Super User is a question and answer site for computer enthusiasts and power users. It's 100% free, no registration required.

Sign up
Here's how it works:
  1. Anybody can ask a question
  2. Anybody can answer
  3. The best answers are voted up and rise to the top

I would like to gather some ideas what are the Pros and Cons in using Linux in Web Development,

And would like to know what Linux platform would you be recommending and why.

share|improve this question
up vote 3 down vote accepted


  • SSH - Remotely log in to your server using your favorite terminal emulator.
  • In GNOME - Built in FTP/SFTP file browsing out of the box using gvfs
  • The ability to run your own web server locally for fast testing if you're feeling adventurous
  • Multiple desktops to pan and divide your work space
  • Great web-oriented editors such as SCiTE, Geany, Screem, gedit and MonoDevelop (if you want .NET).
  • Firefox pre-installed on most distros and firebug available on most repositories.
  • Opera available for Linux
  • epiphany-webkit or Midori available to test Safari/Chrome compatibility


  • Need a windows VM to test on IE, or WINE to use ie4linux
  • May be difficult if you are working with Microsoft technologies
share|improve this answer
If you work with PHP, you'll find things generally better on Linux. Apache is faster, PHP extensions easily installed and compiled. – David Caunt Oct 20 '09 at 22:29
The ability to run a local web server for testing is not unique to Linux. – Nathaniel Oct 20 '09 at 22:33
Additional cons - no photoshop, flash or dreamweaver if you use those tools. – Bob Weber Oct 20 '09 at 22:36
The GIMP is a perfectly capable substitute for Photoshop, though. – David Z Oct 21 '09 at 2:28
@Nathaniel: strictly, you're correct. However, given that most commercial OSes charge extra for the server versions, and that server OSes are quite different in some ways from non-server OSes**, it's true that you have more potential for setting up development servers with Linux. ** For instance, if you developed a TV schedule webapp on Windows 7, you might be shocked to find that the more expensive Windows Server 2008 simply doesn't allow the use of DVB hardware. @David: Sorry, but GIMP doesn't compare to photoshop. GIMP+Krita maybe. There are film industry graphics apps for linux though. – Lee B Oct 22 '09 at 15:25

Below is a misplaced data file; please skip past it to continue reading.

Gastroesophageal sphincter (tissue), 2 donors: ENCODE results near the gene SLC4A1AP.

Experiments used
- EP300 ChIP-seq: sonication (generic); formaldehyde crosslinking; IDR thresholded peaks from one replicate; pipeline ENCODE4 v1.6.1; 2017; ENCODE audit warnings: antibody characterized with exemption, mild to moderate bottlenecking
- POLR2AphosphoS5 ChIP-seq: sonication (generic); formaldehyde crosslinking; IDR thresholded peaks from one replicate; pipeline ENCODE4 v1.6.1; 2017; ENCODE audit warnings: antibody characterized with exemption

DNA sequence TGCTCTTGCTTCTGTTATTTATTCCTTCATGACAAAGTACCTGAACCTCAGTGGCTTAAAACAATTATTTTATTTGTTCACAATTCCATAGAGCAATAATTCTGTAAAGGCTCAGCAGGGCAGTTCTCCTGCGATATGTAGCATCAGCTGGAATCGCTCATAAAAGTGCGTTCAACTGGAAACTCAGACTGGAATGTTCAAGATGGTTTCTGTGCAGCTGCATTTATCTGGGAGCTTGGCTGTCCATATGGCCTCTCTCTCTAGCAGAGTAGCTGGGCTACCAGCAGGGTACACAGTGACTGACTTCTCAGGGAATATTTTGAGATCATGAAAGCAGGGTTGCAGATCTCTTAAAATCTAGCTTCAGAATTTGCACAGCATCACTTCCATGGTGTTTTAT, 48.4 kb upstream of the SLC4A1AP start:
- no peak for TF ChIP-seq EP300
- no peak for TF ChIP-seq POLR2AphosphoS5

From my point of view the major advantage of developing under Linux is that I can re-create the live environment locally as my development environment without the added expense of OS licensing for a development environment, and by copying .conf files backwards and forwards.

Capistrano is also a god-send for deployments, and not available for Windows (AFAIK).

The same advantages hold true for any of the BSDs but they're not so easy to find hosting for.

The cons are, as mentioned by LiraNuna, you still need a Windows environment available for testing. Although I find multiple Windows environments (with different versions of IE) running under VMware works well as a compromise.

share|improve this answer
Without the additional licences - I understand just about, but the fact is, I can do the same in Windows with IIS or even load up Apache. I really don't think you have listed anything that is a real benefit in Linux over Windows... Even with the licences, pretty much most decent devs have got a MSDN licence or can use a trial of Windows. – William Hilsum Oct 20 '09 at 22:46

Your Answer


By posting your answer, you agree to the privacy policy and terms of service.

Not the answer you're looking for? Browse other questions tagged or ask your own question.